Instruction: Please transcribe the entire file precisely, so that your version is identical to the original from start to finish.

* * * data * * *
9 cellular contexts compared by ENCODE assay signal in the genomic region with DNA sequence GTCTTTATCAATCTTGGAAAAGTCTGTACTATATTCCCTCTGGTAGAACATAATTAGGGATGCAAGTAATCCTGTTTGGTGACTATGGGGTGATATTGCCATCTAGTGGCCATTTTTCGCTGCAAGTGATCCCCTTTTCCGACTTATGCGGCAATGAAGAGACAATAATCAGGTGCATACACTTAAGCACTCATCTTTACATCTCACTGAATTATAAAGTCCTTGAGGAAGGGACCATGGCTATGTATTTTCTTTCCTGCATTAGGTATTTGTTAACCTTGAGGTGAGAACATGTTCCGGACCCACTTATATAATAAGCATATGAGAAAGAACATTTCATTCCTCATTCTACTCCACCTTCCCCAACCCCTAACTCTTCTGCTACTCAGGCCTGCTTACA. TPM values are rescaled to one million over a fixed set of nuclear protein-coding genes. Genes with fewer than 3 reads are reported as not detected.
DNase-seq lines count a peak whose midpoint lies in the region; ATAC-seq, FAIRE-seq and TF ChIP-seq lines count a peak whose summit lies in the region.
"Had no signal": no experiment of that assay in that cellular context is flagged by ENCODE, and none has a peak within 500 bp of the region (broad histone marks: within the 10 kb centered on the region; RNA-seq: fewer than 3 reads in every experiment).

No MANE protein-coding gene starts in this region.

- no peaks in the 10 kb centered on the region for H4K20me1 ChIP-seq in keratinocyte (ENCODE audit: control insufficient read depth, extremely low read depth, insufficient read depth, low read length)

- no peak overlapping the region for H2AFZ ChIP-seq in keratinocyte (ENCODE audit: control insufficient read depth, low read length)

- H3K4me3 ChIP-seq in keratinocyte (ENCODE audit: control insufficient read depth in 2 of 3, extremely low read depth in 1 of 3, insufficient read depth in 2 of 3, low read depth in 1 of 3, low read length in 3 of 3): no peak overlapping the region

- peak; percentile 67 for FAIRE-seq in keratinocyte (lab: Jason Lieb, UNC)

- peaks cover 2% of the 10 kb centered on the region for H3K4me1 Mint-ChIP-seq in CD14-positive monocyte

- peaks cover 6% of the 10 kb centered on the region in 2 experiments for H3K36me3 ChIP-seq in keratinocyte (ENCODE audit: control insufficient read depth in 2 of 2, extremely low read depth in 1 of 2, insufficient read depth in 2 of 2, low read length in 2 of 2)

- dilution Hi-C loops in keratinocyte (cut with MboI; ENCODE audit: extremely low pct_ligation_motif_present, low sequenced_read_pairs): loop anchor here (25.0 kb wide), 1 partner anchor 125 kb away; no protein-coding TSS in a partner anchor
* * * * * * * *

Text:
9 cellular contexts compared by ENCODE assay signal in the genomic region with DNA sequence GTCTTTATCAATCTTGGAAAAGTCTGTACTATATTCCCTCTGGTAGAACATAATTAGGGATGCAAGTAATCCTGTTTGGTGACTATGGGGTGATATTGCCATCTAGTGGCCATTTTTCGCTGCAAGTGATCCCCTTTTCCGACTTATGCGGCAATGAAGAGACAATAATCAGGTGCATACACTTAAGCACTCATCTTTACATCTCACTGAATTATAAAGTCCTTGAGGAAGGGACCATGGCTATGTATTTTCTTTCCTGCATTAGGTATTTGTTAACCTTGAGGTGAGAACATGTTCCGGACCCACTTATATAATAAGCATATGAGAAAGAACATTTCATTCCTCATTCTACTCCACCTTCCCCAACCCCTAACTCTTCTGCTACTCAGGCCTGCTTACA. TPM values are rescaled to one million over a fixed set of nuclear protein-coding genes. Genes with fewer than 3 reads are reported as not detected.
DNase-seq lines count a peak whose midpoint lies in the region; ATAC-seq, FAIRE-seq and TF ChIP-seq lines count a peak whose summit lies in the region.
"Had no signal": no experiment of that assay in that cellular context is flagged by ENCODE, and none has a peak within 500 bp of the region (broad histone marks: within the 10 kb centered on the region; RNA-seq: fewer than 3 reads in every experiment).

No MANE protein-coding gene starts in this region.

- no peaks in the 10 kb centered on the region for H4K20me1 ChIP-seq in keratinocyte (ENCODE audit: control insufficient read depth, extremely low read depth, insufficient read depth, low read length)

- no peak overlapping the region for H2AFZ ChIP-seq in keratinocyte (ENCODE audit: control insufficient read depth, low read length)

- H3K4me3 ChIP-seq in keratinocyte (ENCODE audit: control insufficient read depth in 2 of 3, extremely low read depth in 1 of 3, insufficient read depth in 2 of 3, low read depth in 1 of 3, low read length in 3 of 3): no peak overlapping the region

- peak; percentile 67 for FAIRE-seq in keratinocyte (lab: Jason Lieb, UNC)

- peaks cover 2% of the 10 kb centered on the region for H3K4me1 Mint-ChIP-seq in CD14-positive monocyte

- peaks cover 6% of the 10 kb centered on the region in 2 experiments for H3K36me3 ChIP-seq in keratinocyte (ENCODE audit: control insufficient read depth in 2 of 2, extremely low read depth in 1 of 2, insufficient read depth in 2 of 2, low read length in 2 of 2)

- dilution Hi-C loops in keratinocyte (cut with MboI; ENCODE audit: extremely low pct_ligation_motif_present, low sequenced_read_pairs): loop anchor here (25.0 kb wide), 1 partner anchor 125 kb away; no protein-coding TSS in a partner anchor